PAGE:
substance, yet it is also imperfect since it originates from


He proceeds next to examine the nature of the mind more

20 G. Bardy, *Trinit/ Bictionnaire de tMologie catholique 15 (1943) 1684.



closely in the twelfth book. Although It (the mind] is one,

yet we can lightly speak of the superior and Inferior reason,

because knowledge or science is the object of the latter, and

wisdom the object of the former. To justify this distinction

he thirteenth appeals book. to the But testimony not everyone of the recognizes Sacred Scriptures the authority in the of

the Bible; he must, therefore, look for something upon which

all, both Christians and pagans, can agree, and this is happi-

ness or blessedness which everyone desires. True happiness,

however, is impossible without immortality. But the majority

of people are incapable of the mental effort which the study memory, person of understanding, man are quite and different love. There from Is the Indeed three a likeness Persons

resumes his investigation of the trinity already referred to;

In the last two books, the fourteenth and fifteenth, he

for the human race.

the Redeemer, who has purchased true and lasting happiness

to make such a study. Hence, they must have faith In Christ

of the future life requires, or else lack the necessary leisure

between this one and the supreme Trinity, but a likeness is

not an exact similarity, and these three things in the one

who are the one God, Only divine grace will enable us to

penetrate example of further St. Hilary, into he this closes mystery. his study Therefore, of the Imitating Trinity, not the prevented him from correcting as he would have liked, But

it would be superficial to regard this as the only explanation

for these literary defects. The mind of St. Augustine was

which the circumstances to which we have already referred

quently interrupted during the course of sixteen years, and

were perhaps inevitable In a work that must have been fre-

not a few repetitions and digressions. Such literary faults

medieval or modern studies of this dogma, It also contains

with a scholarly disquisition or recapitulation, but with a

beautiful prayer to the Triune God.

Even this brief account serves to show that the De Trinitatc

of St. Augustine

is not as systematically arranged as




always centered on God; he sought Him everywhere, and

when he came across something that would help to make God

better known and loved, he did not hesitate to write about it,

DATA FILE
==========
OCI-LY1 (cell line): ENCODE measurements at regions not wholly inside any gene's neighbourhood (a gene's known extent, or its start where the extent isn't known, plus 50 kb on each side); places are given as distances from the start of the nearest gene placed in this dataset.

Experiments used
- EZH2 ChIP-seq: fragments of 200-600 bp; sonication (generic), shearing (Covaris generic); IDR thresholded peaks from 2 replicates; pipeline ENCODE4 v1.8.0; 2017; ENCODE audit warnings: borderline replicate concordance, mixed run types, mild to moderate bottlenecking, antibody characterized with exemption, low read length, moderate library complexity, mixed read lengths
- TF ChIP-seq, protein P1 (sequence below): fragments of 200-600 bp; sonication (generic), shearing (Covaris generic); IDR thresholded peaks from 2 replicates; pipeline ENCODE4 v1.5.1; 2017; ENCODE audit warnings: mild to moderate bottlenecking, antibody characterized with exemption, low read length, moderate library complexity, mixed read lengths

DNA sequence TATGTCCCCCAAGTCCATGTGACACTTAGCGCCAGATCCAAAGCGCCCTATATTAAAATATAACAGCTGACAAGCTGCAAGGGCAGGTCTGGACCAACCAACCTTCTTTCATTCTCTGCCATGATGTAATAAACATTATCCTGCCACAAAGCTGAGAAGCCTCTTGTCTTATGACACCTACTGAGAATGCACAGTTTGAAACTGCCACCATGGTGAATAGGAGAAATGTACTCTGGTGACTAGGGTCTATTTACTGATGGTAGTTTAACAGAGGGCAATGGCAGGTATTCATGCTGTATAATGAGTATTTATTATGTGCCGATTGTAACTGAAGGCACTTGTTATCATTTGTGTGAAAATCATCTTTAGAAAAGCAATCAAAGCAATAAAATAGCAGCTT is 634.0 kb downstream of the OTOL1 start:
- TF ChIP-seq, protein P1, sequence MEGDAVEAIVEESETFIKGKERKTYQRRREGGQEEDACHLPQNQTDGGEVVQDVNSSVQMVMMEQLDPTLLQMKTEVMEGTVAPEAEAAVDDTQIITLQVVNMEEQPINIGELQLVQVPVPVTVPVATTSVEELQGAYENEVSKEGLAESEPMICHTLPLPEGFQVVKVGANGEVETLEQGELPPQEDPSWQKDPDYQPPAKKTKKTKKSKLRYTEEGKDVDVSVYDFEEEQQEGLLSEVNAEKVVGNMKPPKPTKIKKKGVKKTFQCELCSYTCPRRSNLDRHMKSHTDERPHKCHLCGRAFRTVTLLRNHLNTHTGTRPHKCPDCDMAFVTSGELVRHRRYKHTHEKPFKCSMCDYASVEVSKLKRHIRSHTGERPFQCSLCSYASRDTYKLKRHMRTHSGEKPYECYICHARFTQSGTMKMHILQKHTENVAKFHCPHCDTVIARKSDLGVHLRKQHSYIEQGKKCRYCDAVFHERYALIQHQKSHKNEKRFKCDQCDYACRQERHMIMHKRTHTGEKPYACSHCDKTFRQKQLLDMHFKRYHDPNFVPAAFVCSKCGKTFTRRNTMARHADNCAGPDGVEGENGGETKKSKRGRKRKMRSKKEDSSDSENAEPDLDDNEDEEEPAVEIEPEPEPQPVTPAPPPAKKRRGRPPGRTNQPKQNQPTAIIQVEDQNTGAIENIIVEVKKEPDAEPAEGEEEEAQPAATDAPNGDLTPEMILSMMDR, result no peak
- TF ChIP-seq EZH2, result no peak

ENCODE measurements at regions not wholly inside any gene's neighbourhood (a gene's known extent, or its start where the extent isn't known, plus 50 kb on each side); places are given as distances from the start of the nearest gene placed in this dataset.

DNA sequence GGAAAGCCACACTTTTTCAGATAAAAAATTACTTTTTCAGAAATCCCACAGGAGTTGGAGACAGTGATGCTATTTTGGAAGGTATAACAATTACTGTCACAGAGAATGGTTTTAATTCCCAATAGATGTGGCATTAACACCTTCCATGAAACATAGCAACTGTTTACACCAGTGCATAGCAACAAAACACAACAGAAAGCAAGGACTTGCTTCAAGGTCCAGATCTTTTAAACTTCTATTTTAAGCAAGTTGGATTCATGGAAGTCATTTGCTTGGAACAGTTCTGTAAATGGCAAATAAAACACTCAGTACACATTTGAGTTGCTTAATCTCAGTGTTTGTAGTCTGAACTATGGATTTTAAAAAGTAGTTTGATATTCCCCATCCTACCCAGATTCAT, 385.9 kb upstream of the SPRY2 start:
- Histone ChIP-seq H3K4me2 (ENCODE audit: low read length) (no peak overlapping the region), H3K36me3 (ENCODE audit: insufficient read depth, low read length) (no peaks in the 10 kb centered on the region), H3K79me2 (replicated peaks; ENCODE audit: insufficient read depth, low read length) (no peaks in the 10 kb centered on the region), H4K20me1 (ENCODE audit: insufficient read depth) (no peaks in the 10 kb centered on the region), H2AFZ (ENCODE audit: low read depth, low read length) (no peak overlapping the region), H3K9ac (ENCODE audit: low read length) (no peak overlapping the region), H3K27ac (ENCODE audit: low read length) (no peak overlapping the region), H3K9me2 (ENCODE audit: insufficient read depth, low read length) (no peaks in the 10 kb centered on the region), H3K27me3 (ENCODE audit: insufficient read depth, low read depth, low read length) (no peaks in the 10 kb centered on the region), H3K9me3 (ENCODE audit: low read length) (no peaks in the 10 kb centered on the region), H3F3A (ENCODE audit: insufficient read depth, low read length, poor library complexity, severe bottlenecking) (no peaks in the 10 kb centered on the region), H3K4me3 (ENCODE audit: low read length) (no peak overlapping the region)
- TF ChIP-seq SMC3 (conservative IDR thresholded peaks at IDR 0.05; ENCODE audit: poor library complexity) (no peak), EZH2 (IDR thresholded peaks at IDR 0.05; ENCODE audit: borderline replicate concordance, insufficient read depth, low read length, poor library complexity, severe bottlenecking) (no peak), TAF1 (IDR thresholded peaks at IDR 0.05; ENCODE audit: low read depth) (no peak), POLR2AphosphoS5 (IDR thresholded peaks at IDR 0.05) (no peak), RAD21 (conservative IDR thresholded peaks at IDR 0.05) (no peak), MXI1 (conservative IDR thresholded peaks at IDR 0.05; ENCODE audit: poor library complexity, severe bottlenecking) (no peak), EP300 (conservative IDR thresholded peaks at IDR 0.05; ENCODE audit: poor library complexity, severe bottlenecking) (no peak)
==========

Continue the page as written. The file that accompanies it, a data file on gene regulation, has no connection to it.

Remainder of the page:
even theme.21 though he had to depart for a time from his main

doing Hence, so, unconsciously in this work he anticipates explains the why answer the Incarnation of the Councils was

the most fitting way for God to save the human race, and in

of Ephesus and Chalcedon to the Nestorian and Monophysite

heresies. There are also references to Baptism, Confirmation,

and the Eucharist, which are frequently cited in the histories to St. Augustine for expressing his opinion on so many differ-

aids us in our spiritual progress. But while we are grateful

ent subjects, this work must be judged by the part that it

plays in the development of the dogma of the Trinity.

No one was more conscious than he of man's inability to

express in words, or even to form adequate concepts of the

three divine Persons, who, though distinct, are the one God.

study of an incomprehensible mystery such as the Trinity

of detaching ourselves from material things, and how the

He frequently makes spiritual applications, such as the need

of the Trinity, as well as of the nature and gravity of sin.

him to speak of the sublime dignity of man as the image

of Sacramental theology. His study of the human mind causes

Hence, whenever he makes any statement about the Trinity

he generally qualifies it at once by such phrases as 'however

it may be/ or *be it as it may.' In fact towards the end of

this work he declared that nothing of the many things he

had said in the course of the fifteen books was worthy of the

ineffable Trinity. 22 Nevertheless, theologians are agreed that

21 M. Schmaus, "fiber den Dreiemigen Gott (Mttnchen 1951) 292 and V.

Bourke, op, tit, 205,

Xiv he has given us a clearer SAINT and AUGUSTINE a deeper understanding of the

most sublime mystery of the Christian religion, 23

First of all, the very plan that he follows differs from that the unityof Godby reason of the consubstantiality of the three

divine Persons. But to St. Augustine it seemed better to begin

tures, and then show how this Trinity can be reconciled with

Father, the Son, and the Holy Spirit according to the Scrip-

of the Greeks. They begin by affirming their belief in the

with the unity of the divine nature, since this is a truth that

is demonstrated by reason. He studies the nature of God at

great length and makes it crystal-clear that in all the attri-

butes of Gocl, the Father, the Son, and the Holy Spirit are

perfectly equal. For example, he says: 'The Father is omni-

potent, the Son is omnipotent, and the Holy Spirit is omni-

potent, and yet there are not three omnipotents but One